Corsair SFX PUSs are true SFX form factor and not the "unofficial" SFX-L form factor.  They also come with very short cables because they're made for ITX builds.

Older versions of the series names currently in production (the series has been updated, but they use the same name):

  • AX: Used to be Gold efficiency with DBB fan. The original Gold AX was Corsair's first fully modular Gold PSU.
  • HX: Used to be Silver efficiency and semi-modular. DBB fan.
  • HX: Corsair's original PSU series. Originally 80 PLUS (standard) efficiency. DBB fan.
  • TX: A totally overbuilt for a Bronze PSU with DBB fan. The W was built by Seasonic, the W and W were built by CWT.
  • TX The highest wattage of the early, non-modular TX PSUs. Made by CWT and is 80 PLUS Silver.
  • TXV2: Second generation non-modular TX, now 80 PLUS Bronze efficiency, based off the Seasonic S12II platform.
  • TX-M Bronze: First version of a semi-modular TX-M. 80 PLUS Bronze efficiency. These were made by CWT.
  • RM: Prior to the most recent RM and before the RMx and RMi, It only had a Japanese bulk cap and was only rated at 40°C. It did have an I2C connector that reported +12V rail load and fan speed to Corsair LINK. This was also the first Corsair PSU to use an MCU to incorporate a Zero RPM fan mode.  Prior to this, an analog controller was used in both the AX Gold and second generation GS that was problematic due to using only temperature to determine if the fan should spin or not.

    It should be stated that there was a thermal issue with the early Chicony made W and W units that caused the PSU to shut down even when temperatures were below 40°C when the PSU was mounted in the chassis with the fan down. This was due to a thermistor placement on the PCB. The heat would "rise" into the thermistor and the PSU would OTP. This was remedied in PSUs built after 41st week of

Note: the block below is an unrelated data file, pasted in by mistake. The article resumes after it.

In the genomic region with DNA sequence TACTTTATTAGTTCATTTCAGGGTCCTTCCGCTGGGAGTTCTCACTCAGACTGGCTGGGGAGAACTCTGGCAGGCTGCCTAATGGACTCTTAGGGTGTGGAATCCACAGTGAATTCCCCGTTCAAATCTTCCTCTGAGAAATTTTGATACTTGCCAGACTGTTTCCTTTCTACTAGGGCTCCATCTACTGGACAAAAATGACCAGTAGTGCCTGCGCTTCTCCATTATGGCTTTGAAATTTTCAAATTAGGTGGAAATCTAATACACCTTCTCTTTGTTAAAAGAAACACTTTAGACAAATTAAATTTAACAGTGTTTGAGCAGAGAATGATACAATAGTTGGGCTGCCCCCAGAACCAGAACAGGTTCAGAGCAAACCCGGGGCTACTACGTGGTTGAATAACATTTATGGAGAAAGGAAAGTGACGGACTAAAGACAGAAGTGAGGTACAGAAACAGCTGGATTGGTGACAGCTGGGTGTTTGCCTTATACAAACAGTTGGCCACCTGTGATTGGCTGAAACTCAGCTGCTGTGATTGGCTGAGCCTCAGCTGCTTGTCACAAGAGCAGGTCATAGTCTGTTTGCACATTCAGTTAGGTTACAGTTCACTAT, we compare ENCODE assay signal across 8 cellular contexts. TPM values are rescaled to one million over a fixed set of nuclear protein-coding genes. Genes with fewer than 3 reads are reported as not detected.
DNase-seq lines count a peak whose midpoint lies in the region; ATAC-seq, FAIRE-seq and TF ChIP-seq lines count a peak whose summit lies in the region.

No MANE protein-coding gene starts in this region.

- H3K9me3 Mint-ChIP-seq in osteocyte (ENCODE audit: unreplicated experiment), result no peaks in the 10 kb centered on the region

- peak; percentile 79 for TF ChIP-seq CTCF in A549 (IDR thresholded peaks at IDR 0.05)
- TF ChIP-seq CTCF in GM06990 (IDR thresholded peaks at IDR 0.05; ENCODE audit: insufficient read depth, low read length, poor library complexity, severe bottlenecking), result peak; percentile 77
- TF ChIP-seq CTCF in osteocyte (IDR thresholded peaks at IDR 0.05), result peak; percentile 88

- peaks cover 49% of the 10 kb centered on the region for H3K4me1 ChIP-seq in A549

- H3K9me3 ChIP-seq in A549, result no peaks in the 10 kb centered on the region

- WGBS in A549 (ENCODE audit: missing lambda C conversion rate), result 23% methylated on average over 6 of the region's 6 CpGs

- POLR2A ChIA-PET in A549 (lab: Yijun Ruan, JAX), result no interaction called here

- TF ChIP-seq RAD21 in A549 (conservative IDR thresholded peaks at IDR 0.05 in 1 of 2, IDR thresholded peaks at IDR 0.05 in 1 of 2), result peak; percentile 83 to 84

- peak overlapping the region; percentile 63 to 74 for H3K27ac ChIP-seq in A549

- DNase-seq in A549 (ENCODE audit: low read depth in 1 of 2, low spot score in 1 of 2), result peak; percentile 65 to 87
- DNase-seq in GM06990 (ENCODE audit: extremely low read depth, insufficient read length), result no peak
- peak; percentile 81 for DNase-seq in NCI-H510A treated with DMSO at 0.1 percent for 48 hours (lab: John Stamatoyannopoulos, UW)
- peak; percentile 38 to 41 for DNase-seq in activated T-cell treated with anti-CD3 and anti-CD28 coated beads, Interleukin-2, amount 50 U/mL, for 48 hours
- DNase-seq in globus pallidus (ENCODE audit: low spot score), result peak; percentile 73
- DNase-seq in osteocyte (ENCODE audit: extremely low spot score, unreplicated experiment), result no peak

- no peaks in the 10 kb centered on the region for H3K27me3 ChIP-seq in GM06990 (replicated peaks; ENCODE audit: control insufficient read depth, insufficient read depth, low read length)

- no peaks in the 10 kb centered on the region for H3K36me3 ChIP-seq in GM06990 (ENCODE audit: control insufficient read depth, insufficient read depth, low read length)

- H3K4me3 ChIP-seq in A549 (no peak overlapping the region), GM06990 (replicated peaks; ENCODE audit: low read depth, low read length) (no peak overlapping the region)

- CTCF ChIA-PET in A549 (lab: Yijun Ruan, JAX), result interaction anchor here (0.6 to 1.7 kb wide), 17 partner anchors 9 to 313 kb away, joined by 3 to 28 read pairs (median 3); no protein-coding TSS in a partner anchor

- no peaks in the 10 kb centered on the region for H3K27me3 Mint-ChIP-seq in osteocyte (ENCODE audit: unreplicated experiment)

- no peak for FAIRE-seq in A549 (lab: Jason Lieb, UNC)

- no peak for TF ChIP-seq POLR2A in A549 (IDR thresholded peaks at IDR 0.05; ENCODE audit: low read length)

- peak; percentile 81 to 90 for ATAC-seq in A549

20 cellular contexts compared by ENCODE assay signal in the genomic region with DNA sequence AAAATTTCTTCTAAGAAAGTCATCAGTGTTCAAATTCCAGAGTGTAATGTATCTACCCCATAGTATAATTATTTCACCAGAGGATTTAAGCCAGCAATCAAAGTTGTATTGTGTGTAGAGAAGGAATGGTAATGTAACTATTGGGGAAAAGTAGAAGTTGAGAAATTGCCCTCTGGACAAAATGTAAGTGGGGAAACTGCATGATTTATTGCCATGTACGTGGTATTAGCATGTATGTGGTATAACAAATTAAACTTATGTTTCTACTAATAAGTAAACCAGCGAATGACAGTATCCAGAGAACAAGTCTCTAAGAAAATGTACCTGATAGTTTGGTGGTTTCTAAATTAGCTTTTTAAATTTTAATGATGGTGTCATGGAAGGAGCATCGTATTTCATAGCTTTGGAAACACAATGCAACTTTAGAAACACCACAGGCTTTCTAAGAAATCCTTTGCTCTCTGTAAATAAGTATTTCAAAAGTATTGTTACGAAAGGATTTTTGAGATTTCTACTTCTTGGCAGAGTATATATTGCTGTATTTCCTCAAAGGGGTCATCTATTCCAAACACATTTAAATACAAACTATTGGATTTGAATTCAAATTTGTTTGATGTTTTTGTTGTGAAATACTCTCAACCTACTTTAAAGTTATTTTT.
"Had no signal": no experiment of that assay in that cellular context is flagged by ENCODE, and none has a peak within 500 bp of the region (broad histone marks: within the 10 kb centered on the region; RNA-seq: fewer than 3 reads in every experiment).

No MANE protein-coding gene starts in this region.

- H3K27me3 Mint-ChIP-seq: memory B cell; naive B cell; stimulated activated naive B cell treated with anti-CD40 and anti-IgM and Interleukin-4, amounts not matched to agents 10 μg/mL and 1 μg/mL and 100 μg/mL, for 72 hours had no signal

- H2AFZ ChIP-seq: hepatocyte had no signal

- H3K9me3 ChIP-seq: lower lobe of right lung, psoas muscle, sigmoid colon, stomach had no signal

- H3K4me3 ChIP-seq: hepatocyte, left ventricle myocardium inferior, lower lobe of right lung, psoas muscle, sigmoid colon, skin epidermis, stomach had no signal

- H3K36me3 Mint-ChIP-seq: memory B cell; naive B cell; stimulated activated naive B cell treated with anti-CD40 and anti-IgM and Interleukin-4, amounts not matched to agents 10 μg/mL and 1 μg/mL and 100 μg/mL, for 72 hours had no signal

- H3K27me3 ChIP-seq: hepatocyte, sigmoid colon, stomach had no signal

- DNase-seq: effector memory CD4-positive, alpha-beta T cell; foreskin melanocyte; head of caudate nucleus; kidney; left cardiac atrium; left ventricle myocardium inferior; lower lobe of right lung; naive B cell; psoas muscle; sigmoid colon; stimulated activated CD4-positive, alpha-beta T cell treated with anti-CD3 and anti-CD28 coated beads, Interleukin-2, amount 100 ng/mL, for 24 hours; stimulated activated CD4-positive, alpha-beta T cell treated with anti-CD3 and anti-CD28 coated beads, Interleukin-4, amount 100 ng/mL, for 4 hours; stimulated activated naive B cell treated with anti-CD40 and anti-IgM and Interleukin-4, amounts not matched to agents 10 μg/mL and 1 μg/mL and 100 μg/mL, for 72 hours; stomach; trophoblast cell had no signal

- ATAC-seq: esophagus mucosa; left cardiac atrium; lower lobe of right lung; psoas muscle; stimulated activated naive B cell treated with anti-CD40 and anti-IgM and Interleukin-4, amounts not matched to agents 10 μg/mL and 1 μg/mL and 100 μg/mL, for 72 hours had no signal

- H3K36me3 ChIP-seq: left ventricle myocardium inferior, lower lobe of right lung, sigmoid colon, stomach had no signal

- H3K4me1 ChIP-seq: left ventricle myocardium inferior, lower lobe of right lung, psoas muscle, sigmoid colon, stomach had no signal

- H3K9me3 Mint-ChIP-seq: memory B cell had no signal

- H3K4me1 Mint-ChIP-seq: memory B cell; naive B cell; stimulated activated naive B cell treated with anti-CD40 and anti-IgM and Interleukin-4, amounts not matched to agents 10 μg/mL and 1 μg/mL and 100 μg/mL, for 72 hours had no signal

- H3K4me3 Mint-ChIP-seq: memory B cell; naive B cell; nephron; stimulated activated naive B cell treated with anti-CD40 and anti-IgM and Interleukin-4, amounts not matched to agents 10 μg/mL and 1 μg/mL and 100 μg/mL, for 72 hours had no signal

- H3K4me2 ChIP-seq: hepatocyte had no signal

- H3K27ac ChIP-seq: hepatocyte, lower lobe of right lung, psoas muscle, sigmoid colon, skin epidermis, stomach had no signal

• Vengeance Bronze: 80 PLUS Bronze efficiency. Came in fixed cable and semi-modular versions. Double forward topology. Is literally the same platform as CX-M. Rifle bearing fan w/o Zero RPM fan mode. All Japanese caps. Rated at 40°C. Replaced by Vengeance Silver.
  • Previous generation CX: These 80 PLUS Bronze PSUs were double forward, based off of CWT's DSAIII platform (except W, which was PUQ-B based), but did have DC to DC for the +V and +5V. Rated at only 30°C and has a sleeve bearing fan. Three year warranty.
  • CX with no 80 PLUS: Based of of DSAII. Double forward, group regulated, rated at 30°C and sleeve bearing fan. Three year warranty. There was actually two "versions" (the newer called "V2") but I do not know the difference because they're both based off of the DSAII. The older one did only have a two year warranty.
  • Original CX-M: Essentially modular versions of the original CX Bronze units. So, double forward with DC to DC for +V and +5V.
  • Original VS Series: These were V Only PSUs (would only work with V to V mains). Sleeve bearing fan and a .3mm thick steel housing (context: PSU housings are typically .5mm thick). Sleeve bearing fan. 3 year warranty.

Completely discontinued series (not made any more and series names not reused):


Supply corsair fully modular power

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Overclockersclub checks out the Corsair HX850 Fully Modular Power Supply!

Put on a skirt, stuff the bra with something soft to give it a natural shape, and my favorite T-shirt. A wig, straight, blonde hair, almost to the shoulder blades, with a long bang. Pamada, in front of the mirror, a little more time to make up the eyelashes, but I won't have time.

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He asked. - Yes. - She knew that after such refinements over her, he is usually calm. - Well, you're free. - But on one condition.